“I do nothing of Myself; but as My Father taught Me, I speak these things” (John 8:28). When Christ ministered on earth, he enjoyed full access to the Father. He said, “I can do nothing on my own. I do only what the Father tells me and shows me” (also see John 5:19, 30). Moreover, Jesus didn’t have to slip away to prayer to obtain the Father’s mind. Of course, he prayed often and intensely, but that was about fellowship with the Father.
It was a different matter in his everyday activities, whether he was teaching, healing or casting out demons. Jesus knew at all times that he was in the Father, and the Father was in him. He didn’t have to “go up” to the Father to know what to do. The Father was already dwelling in him, making himself known. And Jesus always heard a word behind him, saying, “This is the way … here is what to do.”
Today, we’ve been given the very same degree of access to the Father that Christ had. You may be thinking, “Wait a minute, that’s mind-boggling. I have the same access to the Father that Jesus, the Creator and Lord of the universe, did?”
Make no mistake: like Jesus, we’re to pray often and fervently. We’re to be seekers of God, waiting on the Lord. But in our daily walk — our comings and goings, our relationships, our family life, our ministry — we don’t have to slip away to beseech God for a word of strength or direction. We have his very own Spirit living in us. And the Holy Spirit reveals to us the mind and will of the Father. His voice is always behind us, saying, “This is the way, walk in it.”
The truth about our union with Christ was a hidden mystery to the church until Paul came on the scene. The Holy Spirit used Paul to open this mystery, which is, Christ in you, the hope of glory (see Colossians 1:27).
Beloved, this is not a complicated issue. Simply ask yourself if you have received Jesus not just as your Savior, but as the enthroned Lord in heaven. And have you accepted that the enthroned Lord lives in you? We have been given heaven here in our souls. Our Savior Jesus Christ came to give us much more than redemption. He came so that we might have fullness of life every day.
The book of Revelation gives us powerful images of angels worshiping in God’s presence. They cover their faces as they fall before him crying, “Holy, holy, holy, Lord God Almighty, who was and is and is to come!” (Revelation 4:8). These powerful beings clear the stage in heaven for the One who is high, lifted up, and rightly exalted as the name above all names.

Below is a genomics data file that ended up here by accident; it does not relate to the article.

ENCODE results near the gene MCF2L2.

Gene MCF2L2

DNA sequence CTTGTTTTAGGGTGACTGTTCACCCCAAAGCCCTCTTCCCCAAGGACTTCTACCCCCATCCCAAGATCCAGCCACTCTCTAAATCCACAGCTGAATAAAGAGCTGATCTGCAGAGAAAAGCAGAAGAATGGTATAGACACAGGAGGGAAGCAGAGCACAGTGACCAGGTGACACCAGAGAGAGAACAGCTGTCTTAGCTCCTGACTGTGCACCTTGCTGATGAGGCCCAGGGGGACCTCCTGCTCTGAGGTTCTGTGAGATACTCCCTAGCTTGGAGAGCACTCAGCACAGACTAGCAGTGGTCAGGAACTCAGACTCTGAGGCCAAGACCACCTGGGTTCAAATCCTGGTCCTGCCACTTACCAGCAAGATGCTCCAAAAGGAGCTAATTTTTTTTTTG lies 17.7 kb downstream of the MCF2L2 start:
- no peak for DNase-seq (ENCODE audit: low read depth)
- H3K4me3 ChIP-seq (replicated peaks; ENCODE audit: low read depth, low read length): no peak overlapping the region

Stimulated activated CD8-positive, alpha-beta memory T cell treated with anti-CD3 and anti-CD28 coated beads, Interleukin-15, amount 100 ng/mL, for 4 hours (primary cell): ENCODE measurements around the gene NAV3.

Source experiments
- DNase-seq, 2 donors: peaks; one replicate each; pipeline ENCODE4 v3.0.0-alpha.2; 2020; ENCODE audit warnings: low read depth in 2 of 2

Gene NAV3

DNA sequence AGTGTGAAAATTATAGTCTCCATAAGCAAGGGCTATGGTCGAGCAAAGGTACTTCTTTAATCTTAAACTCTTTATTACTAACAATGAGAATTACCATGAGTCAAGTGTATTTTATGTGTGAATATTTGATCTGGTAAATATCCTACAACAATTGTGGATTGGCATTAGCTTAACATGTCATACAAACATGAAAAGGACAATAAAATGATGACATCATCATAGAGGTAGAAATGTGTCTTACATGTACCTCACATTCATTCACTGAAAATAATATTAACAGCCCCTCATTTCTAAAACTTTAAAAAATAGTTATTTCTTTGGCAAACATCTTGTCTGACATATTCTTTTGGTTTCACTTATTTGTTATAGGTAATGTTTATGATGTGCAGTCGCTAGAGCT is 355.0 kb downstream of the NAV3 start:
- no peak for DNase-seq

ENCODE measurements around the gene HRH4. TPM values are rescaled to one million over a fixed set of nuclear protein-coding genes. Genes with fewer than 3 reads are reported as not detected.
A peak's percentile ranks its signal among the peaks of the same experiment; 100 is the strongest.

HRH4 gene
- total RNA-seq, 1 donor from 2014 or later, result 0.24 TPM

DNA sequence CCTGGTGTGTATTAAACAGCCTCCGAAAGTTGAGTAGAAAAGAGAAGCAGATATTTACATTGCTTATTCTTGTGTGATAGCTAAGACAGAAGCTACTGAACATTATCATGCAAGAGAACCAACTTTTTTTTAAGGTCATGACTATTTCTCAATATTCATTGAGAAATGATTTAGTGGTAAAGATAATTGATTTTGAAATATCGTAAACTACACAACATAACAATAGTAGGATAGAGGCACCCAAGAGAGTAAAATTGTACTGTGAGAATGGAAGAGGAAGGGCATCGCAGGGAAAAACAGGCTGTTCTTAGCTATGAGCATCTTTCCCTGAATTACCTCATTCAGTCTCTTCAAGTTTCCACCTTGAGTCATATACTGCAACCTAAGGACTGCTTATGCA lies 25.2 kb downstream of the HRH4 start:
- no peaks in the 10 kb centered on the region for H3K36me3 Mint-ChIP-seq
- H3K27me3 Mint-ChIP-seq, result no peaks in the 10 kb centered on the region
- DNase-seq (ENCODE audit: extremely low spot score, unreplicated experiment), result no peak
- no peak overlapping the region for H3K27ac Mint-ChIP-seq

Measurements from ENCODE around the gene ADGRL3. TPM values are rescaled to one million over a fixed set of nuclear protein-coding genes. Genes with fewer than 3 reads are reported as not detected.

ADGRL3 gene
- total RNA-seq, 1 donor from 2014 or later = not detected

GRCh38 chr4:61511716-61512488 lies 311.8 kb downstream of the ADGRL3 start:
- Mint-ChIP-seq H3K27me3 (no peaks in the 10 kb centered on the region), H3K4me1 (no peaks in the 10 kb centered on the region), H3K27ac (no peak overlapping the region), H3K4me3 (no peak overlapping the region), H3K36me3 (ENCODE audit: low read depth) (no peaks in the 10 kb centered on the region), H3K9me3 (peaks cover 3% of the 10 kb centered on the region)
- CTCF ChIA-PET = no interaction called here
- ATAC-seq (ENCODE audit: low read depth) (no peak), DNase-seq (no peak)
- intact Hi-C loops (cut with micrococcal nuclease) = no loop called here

This portrayal of worship reveals that God’s presence is meant to bring light to our eyes. It shows us the difference between the wheat and the chaff in our lives. That’s why God’s Word is called a refiner’s fire: it purifies (see Malachi 3:2). It is also called a sword, an instrument that pierces and cuts (see Hebrews 4:12). These tools are used to separate things, dividing the pure from the impure.
By definition, these aren’t pleasant things; in fact, they’re uncomfortable and we naturally resist them. We cry out for comfort and pleasure in our life, our job, our pursuits, our home. As the Bible states, our hearts are inclined to cry, “Speak to us smooth things, prophesy illusions” (Isaiah 30:10). And the material world is always waiting to meet our desires.
The Bible warns about the danger of seeking only messages that comfort instead of those that challenge. The Israelites loved being able to tolerate their idols and not give them up. And the consequence? They lost their discernment.
God’s first commandment is, “You will have no other gods before me” (Exodus 20:3). The word “before” in this verse actually means “in my presence.” God is saying, “Don’t bring any gods into my presence — your idols of pleasure, your ambition, your human abilities. I won’t abide any of it.” God is telling us to clear the stage in order that Christ may be central once more.